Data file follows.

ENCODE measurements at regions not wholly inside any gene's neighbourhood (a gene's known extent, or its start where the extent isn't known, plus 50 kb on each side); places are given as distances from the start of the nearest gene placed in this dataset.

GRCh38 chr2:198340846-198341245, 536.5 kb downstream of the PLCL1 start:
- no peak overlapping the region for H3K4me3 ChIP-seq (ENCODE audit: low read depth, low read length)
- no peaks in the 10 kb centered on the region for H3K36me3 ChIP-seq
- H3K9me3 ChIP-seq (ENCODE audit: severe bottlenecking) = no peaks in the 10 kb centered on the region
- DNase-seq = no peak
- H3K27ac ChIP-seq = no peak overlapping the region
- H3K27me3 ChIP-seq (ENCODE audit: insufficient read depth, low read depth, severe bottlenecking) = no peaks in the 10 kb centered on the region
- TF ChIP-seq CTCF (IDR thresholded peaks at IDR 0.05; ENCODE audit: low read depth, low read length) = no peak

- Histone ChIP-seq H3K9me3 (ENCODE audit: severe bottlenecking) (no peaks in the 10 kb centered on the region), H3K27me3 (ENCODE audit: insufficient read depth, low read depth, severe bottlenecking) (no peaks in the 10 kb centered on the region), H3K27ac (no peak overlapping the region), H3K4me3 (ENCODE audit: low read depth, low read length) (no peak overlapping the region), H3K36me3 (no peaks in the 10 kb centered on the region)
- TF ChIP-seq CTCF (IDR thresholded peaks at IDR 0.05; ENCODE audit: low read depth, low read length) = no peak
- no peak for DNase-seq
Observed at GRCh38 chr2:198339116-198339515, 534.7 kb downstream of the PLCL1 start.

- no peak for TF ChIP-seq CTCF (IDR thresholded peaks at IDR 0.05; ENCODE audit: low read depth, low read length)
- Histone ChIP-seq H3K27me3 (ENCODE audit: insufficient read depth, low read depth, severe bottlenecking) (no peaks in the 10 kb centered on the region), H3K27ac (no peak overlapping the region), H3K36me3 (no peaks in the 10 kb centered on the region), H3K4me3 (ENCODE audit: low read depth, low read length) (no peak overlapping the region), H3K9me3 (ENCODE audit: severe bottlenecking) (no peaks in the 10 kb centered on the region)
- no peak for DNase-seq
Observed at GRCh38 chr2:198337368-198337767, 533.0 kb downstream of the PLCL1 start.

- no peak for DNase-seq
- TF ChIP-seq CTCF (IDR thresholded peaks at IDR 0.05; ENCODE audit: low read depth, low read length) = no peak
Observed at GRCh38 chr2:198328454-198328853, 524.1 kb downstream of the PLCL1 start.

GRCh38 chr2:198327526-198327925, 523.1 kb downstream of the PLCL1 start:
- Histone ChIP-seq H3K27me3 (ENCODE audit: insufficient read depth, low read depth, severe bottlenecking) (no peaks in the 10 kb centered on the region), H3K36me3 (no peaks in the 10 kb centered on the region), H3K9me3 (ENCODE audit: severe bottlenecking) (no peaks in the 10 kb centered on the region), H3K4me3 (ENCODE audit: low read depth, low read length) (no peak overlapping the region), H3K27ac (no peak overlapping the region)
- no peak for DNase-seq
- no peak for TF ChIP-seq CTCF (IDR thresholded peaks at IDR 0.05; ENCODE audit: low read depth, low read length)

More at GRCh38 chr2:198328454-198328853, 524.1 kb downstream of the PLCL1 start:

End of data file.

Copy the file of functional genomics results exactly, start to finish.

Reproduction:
ENCODE measurements at regions not wholly inside any gene's neighbourhood (a gene's known extent, or its start where the extent isn't known, plus 50 kb on each side); places are given as distances from the start of the nearest gene placed in this dataset.

GRCh38 chr2:198340846-198341245, 536.5 kb downstream of the PLCL1 start:
- no peak overlapping the region for H3K4me3 ChIP-seq (ENCODE audit: low read depth, low read length)
- no peaks in the 10 kb centered on the region for H3K36me3 ChIP-seq
- H3K9me3 ChIP-seq (ENCODE audit: severe bottlenecking) = no peaks in the 10 kb centered on the region
- DNase-seq = no peak
- H3K27ac ChIP-seq = no peak overlapping the region
- H3K27me3 ChIP-seq (ENCODE audit: insufficient read depth, low read depth, severe bottlenecking) = no peaks in the 10 kb centered on the region
- TF ChIP-seq CTCF (IDR thresholded peaks at IDR 0.05; ENCODE audit: low read depth, low read length) = no peak

- Histone ChIP-seq H3K9me3 (ENCODE audit: severe bottlenecking) (no peaks in the 10 kb centered on the region), H3K27me3 (ENCODE audit: insufficient read depth, low read depth, severe bottlenecking) (no peaks in the 10 kb centered on the region), H3K27ac (no peak overlapping the region), H3K4me3 (ENCODE audit: low read depth, low read length) (no peak overlapping the region), H3K36me3 (no peaks in the 10 kb centered on the region)
- TF ChIP-seq CTCF (IDR thresholded peaks at IDR 0.05; ENCODE audit: low read depth, low read length) = no peak
- no peak for DNase-seq
Observed at GRCh38 chr2:198339116-198339515, 534.7 kb downstream of the PLCL1 start.

- no peak for TF ChIP-seq CTCF (IDR thresholded peaks at IDR 0.05; ENCODE audit: low read depth, low read length)
- Histone ChIP-seq H3K27me3 (ENCODE audit: insufficient read depth, low read depth, severe bottlenecking) (no peaks in the 10 kb centered on the region), H3K27ac (no peak overlapping the region), H3K36me3 (no peaks in the 10 kb centered on the region), H3K4me3 (ENCODE audit: low read depth, low read length) (no peak overlapping the region), H3K9me3 (ENCODE audit: severe bottlenecking) (no peaks in the 10 kb centered on the region)
- no peak for DNase-seq
Observed at GRCh38 chr2:198337368-198337767, 533.0 kb downstream of the PLCL1 start.

- no peak for DNase-seq
- TF ChIP-seq CTCF (IDR thresholded peaks at IDR 0.05; ENCODE audit: low read depth, low read length) = no peak
Observed at GRCh38 chr2:198328454-198328853, 524.1 kb downstream of the PLCL1 start.

GRCh38 chr2:198327526-198327925, 523.1 kb downstream of the PLCL1 start:
- Histone ChIP-seq H3K27me3 (ENCODE audit: insufficient read depth, low read depth, severe bottlenecking) (no peaks in the 10 kb centered on the region), H3K36me3 (no peaks in the 10 kb centered on the region), H3K9me3 (ENCODE audit: severe bottlenecking) (no peaks in the 10 kb centered on the region), H3K4me3 (ENCODE audit: low read depth, low read length) (no peak overlapping the region), H3K27ac (no peak overlapping the region)
- no peak for DNase-seq
- no peak for TF ChIP-seq CTCF (IDR thresholded peaks at IDR 0.05; ENCODE audit: low read depth, low read length)

More at GRCh38 chr2:198328454-198328853, 524.1 kb downstream of the PLCL1 start: